Fast Food

What is the future of the restaurant industry?

This is the first in a three-part series exploring how economic issues are affecting various sectors of the regional food industry.

HILLSDALE — Anthony DiCaria had cracked open the doors of Cook and Larder, his Hillsdale cafe, in June to let out the construction dust when customers started lining up. 

“There I was, in dirty clothes, paintbrush in hand, and people were coming in, asking if I was serving coffee,” he said. “The community has been nothing but supportive from day one.”

Even with that community support, restaurants are struggling.

In its 2022 State of the Restaurant Industry report, the National Restaurant Association found that the supply delays or shortages of 2021 have continued in 2022. Average wholesale food prices are up 11 percent from this time last year. And more diners are staying home to save money, which translates to average monthly restaurant sales of $1 billion less than during the second quarter of 2022.

For Melanie Hunt, who employs 50 people between her two restaurants, Blueberry Hill Market Cafe in New Lebanon and Norte Azul Cantina in Stephentown, the two rounds of government assistance through the Paycheck Protection Program in 2020 and 2021 were a “godsend.” But each round covered only six to eight weeks of payroll, not food costs or operating expenses. And when the federal aid was gone, Hunt was back to square one.

“Our sales went down to 40 percent during the first year of COVID. They’re up now, but not near where we were before the pandemic,” Hunt said. This has meant covering the losses of the past two years with savings from her business and personal savings.

Less staff, more DIY

The varied challenges facing restaurants include staffing shortages. Hunt hasn’t been able to find a sous chef, so she can be found working the line every day. She also rolled up her sleeves to do the construction work, alongside her brother, when she tripled the size of the formerly diminutive Norte Azul last year.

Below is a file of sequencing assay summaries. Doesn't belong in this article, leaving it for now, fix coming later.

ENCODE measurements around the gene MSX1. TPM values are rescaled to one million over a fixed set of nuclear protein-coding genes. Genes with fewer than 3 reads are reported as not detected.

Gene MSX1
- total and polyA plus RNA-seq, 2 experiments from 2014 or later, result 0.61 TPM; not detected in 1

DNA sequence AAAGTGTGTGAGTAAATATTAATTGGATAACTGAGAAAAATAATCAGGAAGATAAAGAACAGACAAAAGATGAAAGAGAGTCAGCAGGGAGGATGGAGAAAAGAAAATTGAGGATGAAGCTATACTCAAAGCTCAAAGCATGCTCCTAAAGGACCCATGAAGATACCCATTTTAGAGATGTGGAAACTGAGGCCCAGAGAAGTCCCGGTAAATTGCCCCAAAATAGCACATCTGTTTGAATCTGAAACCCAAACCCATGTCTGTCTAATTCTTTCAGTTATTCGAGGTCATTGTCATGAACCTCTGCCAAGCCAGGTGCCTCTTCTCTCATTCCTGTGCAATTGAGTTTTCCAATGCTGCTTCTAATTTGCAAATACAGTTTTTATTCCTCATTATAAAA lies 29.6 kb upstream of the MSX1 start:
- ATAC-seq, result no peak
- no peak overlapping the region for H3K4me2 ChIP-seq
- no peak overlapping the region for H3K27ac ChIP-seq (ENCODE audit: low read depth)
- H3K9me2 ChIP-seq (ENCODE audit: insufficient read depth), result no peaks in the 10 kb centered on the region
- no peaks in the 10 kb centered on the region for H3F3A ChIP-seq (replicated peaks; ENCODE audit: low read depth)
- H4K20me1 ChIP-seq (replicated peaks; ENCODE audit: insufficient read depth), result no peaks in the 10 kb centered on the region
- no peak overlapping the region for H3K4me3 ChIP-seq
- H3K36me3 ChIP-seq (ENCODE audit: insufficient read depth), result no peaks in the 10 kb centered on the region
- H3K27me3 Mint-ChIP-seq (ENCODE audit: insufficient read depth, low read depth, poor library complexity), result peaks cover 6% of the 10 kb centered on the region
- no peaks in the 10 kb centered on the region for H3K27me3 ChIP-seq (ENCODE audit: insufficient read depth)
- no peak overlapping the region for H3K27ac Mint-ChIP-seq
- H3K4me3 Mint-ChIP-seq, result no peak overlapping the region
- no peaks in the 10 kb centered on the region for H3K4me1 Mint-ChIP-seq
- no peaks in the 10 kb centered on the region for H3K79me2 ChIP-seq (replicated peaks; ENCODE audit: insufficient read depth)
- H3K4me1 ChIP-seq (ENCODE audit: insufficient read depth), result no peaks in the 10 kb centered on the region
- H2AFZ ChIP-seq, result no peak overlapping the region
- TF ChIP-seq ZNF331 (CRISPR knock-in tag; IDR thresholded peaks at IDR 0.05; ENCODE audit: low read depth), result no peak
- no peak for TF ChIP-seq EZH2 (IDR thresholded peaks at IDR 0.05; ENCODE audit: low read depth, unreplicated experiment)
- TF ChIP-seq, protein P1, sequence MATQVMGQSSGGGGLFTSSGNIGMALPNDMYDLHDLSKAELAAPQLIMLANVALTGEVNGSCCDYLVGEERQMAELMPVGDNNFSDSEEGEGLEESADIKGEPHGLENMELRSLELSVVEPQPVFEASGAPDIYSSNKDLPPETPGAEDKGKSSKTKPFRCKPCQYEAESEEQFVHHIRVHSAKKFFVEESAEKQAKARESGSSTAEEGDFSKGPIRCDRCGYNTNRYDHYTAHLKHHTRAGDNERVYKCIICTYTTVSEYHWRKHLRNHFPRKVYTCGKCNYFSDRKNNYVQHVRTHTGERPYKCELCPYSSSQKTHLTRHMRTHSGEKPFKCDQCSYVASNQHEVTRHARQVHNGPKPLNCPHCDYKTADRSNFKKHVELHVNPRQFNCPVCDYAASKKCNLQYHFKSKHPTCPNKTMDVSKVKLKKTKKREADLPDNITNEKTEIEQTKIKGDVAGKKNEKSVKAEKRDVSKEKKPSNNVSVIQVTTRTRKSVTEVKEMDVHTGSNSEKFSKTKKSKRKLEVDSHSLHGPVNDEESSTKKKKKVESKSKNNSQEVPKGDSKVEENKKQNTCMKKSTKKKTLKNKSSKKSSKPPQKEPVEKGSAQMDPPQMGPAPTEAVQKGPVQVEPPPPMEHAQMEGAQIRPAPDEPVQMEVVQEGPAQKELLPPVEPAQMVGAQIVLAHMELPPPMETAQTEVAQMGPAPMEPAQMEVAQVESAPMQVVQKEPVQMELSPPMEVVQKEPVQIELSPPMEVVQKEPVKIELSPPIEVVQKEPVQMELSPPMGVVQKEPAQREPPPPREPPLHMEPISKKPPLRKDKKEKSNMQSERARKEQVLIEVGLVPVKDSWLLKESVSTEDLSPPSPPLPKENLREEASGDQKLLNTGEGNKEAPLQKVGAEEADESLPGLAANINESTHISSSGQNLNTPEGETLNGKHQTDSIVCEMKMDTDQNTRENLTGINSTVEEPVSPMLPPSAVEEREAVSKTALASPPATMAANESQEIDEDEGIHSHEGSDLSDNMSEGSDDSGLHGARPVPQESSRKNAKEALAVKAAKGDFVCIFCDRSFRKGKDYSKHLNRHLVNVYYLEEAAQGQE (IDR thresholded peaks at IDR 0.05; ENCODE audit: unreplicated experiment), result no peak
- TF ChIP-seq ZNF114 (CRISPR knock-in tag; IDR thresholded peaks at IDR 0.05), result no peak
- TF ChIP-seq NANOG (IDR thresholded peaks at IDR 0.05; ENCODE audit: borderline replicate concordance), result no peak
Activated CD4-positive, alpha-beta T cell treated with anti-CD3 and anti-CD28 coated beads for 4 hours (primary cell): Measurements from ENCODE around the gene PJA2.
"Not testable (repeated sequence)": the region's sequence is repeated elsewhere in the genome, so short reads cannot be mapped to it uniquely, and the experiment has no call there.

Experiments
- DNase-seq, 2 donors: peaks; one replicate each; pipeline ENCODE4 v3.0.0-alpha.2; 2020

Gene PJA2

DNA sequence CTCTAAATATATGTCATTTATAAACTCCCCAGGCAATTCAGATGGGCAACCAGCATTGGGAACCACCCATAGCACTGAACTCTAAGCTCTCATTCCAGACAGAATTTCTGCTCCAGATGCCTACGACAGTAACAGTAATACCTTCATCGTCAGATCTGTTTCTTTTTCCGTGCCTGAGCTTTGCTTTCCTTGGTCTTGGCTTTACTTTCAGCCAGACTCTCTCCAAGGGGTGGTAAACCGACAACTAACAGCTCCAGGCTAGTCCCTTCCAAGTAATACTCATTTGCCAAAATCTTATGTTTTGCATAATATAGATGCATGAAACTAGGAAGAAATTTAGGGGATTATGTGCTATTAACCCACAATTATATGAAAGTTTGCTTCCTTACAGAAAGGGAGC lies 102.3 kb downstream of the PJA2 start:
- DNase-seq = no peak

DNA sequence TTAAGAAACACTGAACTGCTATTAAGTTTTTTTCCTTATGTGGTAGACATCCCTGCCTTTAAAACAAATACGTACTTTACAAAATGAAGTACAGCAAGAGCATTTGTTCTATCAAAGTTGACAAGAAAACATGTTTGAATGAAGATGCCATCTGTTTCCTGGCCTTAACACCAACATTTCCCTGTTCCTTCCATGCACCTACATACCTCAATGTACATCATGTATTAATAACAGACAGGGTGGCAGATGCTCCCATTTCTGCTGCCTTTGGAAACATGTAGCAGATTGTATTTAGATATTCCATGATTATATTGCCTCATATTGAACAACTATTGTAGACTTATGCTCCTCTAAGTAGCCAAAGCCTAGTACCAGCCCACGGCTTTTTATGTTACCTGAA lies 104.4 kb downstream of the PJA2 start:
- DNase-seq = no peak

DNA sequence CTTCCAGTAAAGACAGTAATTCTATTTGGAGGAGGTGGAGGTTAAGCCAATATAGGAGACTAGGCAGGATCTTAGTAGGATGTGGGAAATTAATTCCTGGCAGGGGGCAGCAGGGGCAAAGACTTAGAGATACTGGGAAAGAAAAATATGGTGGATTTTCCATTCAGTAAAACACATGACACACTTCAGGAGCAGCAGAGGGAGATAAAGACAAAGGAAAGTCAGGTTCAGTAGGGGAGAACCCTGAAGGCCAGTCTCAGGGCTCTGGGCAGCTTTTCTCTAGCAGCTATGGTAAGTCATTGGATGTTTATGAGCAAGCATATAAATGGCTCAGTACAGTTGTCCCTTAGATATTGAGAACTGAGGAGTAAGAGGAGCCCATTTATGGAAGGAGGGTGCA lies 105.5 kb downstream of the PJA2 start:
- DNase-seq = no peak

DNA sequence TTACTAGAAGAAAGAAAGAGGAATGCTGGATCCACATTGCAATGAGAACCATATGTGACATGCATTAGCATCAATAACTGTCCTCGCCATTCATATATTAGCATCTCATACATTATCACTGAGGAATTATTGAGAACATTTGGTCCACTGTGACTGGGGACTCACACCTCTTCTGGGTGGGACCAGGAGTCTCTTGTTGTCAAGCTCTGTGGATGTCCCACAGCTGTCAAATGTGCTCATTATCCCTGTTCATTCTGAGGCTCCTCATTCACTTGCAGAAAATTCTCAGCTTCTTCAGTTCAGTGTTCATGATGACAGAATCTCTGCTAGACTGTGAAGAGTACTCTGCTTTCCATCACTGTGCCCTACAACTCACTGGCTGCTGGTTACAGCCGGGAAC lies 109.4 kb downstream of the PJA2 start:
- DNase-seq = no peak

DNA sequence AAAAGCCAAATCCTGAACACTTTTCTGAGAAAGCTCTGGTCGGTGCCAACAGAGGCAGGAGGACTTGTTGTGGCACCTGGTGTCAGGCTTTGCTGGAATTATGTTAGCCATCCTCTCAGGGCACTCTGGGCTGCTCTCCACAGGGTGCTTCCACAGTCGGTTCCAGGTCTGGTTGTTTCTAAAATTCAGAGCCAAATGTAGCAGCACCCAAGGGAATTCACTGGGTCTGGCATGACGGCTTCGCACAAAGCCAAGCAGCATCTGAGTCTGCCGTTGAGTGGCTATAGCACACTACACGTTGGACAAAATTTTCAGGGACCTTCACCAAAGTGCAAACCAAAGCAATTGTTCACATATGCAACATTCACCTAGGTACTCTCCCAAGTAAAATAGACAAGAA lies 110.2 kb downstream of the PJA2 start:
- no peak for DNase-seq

DiCaria, whose house-made grab-and-go concept means he can operate with a much smaller staff than a full-service restaurant, has found himself in a similar situation. 

“I’m very fortunate to have great help in the kitchen, but do I need more help? Yeah, absolutely,” he said. 

For now, he mitigates the shortage by working as a barista and cashier. Because of the labor shortage, he has limited the restaurant’s operating hours to Thursday through Sunday.

Blueberry Hill Market Cafe in New Lebanon

Blueberry Hill Market Cafe in New Lebanon

Melanie Hunt

Cook and Larder in Hillsdale

Cook and Larder in Hillsdale

Anthony DeCaria

Blueberry Hill Market Cafe in New Lebanon (left) and Cook and Larder in Hillsdale. (Credit: Melanie Hunt / Anthony DeCaria)

Amy Lawton, owner of Zinnia’s Dinette in Craryville, has eliminated the need for dedicated servers by using a model in which customers order at the counter and pick up their food when it’s ready. She also keeps limited hours, Friday through Monday. 

“When I have one or two more people that are closer to full-time, I would love to open the other days,” she said. “But realistically right now, I’d rather do a good job on four days than a terrible job all the days.”

Reduced hours, a limited menu, and a dose of DIY have also been key to surfing the waves of the pandemic for Youko Yamamoto, owner of Tanma Ramen in Kingston. Yamamoto, whose restaurant operates on a reservations-only, four-days-per-week model, keeps a tight rein on the use of gas, electricity and paper in her restaurant. She also does a lot of her own dishwashing.

Supply chain disruptions

Because most restaurants develop recipes with certain products or product types in mind — for example, fire-roasted tomatoes — a sudden change in the availability of particular ingredients can cause menu outages or inconsistency in the quality of a dish, both of which can lead to dissatisfied customers and even the dreaded bad Yelp review.

Overall. product availability has improved in 2022, but continued supply-chain disruptions mean most restaurant managers are spending several hours a week hunting for the lowest-cost ingredients from a network of local and national distributors.

“It’s more flexibility than has been (previously) demanded of the restaurant industry, which already demanded a lot of flexibility,” Hunt said.

Ingredient shortages at the national level might seem to benefit Hudson Valley farms and encourage the use of more local products in restaurants. But the growing season in New York only runs from late May through October, and most regional farms aren’t equipped to handle the volume needed to supply a large or busy eatery.